The Google Shareholder Meeting: Tidbits

Yesterday, I took some time out of my day to attend the Google annual shareholder meeting.

This meeting is more of a formality than many such meetings held by public companies.  As of the record date, the officers and directors held a total of 70.2% of the voting power of the company — so, obviously, everything has (or should have) been decided before the meeting.

Perhaps because of this, the formal portion of the meeting was a dry speed-reading session of various folks reading their portion of the Proxy Statement out loud.

In contrast, the complimentary on-campus lunch on the patio and the product demos prior were a big hit with those in attendance, as was the informal presentation and post-vote question and answer period.

Eric Schmidt’s presentation included a great Chrome ad, and some fun Internet facts, such as:

-10 years ago, there were 300M users on the Internet, today there are 1.2B.

-Today, there are 800 exabytes (1 EB = a billion GB) of information on the reachable Internet.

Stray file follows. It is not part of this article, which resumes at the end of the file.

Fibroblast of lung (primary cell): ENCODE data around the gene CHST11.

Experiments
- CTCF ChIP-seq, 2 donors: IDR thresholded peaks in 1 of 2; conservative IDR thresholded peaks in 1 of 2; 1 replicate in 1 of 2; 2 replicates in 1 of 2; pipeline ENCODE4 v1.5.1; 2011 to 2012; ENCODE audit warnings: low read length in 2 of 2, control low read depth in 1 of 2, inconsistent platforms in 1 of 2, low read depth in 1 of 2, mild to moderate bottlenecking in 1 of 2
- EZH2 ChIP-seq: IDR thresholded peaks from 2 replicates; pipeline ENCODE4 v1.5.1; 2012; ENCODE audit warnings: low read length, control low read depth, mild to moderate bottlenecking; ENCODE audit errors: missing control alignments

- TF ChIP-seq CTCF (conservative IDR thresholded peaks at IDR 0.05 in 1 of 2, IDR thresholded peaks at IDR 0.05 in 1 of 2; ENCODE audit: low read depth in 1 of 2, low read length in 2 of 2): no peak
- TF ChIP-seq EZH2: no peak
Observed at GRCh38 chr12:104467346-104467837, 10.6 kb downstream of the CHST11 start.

-Every minute there are 24 hours of video uploaded to YouTube and about 1/2 of those videos receive comments

-Eric said, “If you’re not using Chrome, you need to try it — everyone else is starting to use it.”  I chuckled internally when I heard this, since I was sent to building 43 to print my shareholder proof, and the browser they presented to me was Firefox.

-Google Translate is translating 160M pages/day.  And Larry, when asked by the man behind, said that he thought translate was the Next Big Thing. (Note — for more info check out this Play-by-Play post on the meeting)

Other than that, several folks took the microphone to give heartfelt praise and thanks to Google for their stance in China, and several others took the microphone to denounce and complain about the horrid handling of the proxy materials (Eric Schmidt asked  Patrick Pichette to personally meet with each of the grumpy folks after the meeting — I bet that was fun).

My favorite microphone participant was the very excited woman from Frederick, MD, who drove all the way across the country in her Google-themed car (with a brief stop in Topeka) to make a personal plea for Frederick, MD (with a second request on behalf of Topeka) to win the Google Fiber-Optic City contest.

All-in-all, it was a great way to spend a couple of hours.  Given that it’s down the street from my office, I think I may take the afternoon off to attend next year as well.